Researchers need to collect information (called outcomes or endpoints) to help them decide which treatment is most effective and safest.
In a phase 2 trial, the first outcome that researchers look for is how effective the treatment has been in treating the cancer. In solid tumours (not lymphomas, leukaemia and myeloma), if the cancer has stopped growing, shrunk or disappeared it’s known as a response. You may hear your doctors use different phrases to describe your response to treatment, such as a complete or partial response or stable disease.
A complete response is defined as the disappearance of all of the detectable cancer for at least four weeks. Clearly this is a very good result, but a complete response doesn’t always mean a cure. It takes several years with no sign of the cancer returning (recurrence) before it can be thought of as cured.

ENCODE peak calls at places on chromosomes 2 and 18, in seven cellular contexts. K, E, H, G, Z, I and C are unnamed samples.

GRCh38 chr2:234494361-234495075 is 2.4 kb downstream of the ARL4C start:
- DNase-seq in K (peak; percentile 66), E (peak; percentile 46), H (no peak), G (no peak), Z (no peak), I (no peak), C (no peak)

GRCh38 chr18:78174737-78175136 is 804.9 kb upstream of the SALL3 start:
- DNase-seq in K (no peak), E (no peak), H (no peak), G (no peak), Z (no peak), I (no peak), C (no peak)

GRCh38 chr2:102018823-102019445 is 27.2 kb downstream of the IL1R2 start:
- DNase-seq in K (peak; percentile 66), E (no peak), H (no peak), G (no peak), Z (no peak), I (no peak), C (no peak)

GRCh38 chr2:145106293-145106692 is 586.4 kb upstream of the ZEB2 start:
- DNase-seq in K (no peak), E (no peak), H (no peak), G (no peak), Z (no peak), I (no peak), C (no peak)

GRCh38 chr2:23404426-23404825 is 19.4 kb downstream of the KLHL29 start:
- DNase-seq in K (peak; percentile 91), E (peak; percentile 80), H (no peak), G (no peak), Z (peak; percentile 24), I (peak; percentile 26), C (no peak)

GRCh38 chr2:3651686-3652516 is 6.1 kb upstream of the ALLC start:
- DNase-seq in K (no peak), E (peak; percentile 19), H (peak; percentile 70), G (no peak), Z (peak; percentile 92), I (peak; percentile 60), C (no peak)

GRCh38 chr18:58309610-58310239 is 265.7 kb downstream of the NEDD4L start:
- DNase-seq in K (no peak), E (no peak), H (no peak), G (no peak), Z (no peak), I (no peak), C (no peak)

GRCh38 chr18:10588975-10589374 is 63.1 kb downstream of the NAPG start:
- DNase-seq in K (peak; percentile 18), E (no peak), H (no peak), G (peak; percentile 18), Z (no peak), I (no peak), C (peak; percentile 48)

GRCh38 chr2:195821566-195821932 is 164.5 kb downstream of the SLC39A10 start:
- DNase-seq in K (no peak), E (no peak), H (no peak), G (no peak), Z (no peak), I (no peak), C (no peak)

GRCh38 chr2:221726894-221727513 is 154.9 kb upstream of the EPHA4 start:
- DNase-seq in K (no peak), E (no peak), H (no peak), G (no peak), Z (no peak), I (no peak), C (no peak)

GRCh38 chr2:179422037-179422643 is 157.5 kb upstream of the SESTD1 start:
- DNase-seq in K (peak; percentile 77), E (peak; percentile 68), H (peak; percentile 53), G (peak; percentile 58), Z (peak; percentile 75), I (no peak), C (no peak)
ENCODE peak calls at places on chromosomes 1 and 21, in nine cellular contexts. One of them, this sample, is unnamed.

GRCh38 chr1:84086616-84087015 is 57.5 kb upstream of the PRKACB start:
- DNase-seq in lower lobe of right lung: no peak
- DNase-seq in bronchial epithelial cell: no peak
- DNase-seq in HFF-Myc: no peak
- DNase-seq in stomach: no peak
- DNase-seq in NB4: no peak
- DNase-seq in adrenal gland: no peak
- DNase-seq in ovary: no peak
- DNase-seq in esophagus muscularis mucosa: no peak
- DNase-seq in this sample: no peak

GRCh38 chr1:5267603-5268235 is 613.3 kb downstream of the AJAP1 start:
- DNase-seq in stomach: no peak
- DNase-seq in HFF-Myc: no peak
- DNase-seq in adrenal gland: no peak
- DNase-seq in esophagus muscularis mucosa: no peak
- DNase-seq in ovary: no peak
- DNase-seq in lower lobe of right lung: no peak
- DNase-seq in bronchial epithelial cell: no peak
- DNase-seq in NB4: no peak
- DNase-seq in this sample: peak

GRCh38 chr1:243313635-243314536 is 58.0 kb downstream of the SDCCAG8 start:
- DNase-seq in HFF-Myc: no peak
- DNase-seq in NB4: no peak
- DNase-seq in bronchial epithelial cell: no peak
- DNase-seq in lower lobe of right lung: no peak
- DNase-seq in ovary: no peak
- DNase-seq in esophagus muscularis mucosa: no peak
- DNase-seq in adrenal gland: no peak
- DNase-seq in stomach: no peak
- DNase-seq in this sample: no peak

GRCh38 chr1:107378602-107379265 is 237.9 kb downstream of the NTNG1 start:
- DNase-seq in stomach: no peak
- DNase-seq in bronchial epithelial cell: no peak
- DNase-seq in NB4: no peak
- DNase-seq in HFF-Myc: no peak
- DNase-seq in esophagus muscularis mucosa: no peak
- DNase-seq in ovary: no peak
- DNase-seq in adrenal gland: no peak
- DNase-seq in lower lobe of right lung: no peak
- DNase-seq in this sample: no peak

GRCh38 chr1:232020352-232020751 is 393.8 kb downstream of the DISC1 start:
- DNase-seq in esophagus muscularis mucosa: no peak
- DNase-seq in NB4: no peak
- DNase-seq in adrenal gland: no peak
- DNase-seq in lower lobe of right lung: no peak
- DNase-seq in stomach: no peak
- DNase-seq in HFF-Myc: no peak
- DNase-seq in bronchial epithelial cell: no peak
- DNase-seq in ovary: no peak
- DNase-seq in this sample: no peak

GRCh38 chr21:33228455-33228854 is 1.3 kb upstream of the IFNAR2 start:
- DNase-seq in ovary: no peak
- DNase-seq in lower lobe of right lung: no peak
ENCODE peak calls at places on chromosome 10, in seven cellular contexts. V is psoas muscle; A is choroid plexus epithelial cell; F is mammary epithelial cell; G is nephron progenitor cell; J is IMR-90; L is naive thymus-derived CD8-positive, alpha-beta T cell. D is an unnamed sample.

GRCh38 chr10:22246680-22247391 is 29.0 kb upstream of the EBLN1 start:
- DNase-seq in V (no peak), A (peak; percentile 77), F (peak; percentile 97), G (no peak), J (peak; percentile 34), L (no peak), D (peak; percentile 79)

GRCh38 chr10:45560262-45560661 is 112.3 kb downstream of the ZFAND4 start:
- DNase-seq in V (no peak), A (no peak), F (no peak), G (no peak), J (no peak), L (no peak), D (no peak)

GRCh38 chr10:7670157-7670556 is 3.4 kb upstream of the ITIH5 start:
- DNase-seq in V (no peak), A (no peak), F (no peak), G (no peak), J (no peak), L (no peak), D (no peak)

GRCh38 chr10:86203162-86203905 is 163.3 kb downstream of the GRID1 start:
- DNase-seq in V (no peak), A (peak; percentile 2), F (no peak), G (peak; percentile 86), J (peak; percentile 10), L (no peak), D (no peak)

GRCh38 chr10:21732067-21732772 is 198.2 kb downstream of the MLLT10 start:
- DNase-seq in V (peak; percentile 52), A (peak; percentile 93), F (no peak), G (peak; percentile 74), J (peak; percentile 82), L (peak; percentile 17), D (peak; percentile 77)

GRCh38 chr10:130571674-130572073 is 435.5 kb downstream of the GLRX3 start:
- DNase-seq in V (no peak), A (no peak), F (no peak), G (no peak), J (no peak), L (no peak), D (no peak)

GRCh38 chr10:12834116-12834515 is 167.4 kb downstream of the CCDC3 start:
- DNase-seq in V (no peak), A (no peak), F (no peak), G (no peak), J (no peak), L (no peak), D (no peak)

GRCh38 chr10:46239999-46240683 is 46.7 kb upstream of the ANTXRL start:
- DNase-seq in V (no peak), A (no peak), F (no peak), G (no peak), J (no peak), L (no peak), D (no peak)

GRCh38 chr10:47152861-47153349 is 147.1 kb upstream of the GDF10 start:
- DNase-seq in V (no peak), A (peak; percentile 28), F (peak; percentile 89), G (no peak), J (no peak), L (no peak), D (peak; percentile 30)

A partial response is a decrease in cancer size by at least 30% for at least four weeks, without any signs of growth elsewhere in the body.
Stable disease is when the cancer has shrunk in size, but by less than 30%, and there are no signs of growth elsewhere in the body.
Some trials look at longer-term outcomes of treatment. In a phase 3 trial, researchers are often looking at how long people live after the treatment (survival). Doctors and researchers monitor whether more people are cured, or live longer, with the new treatment.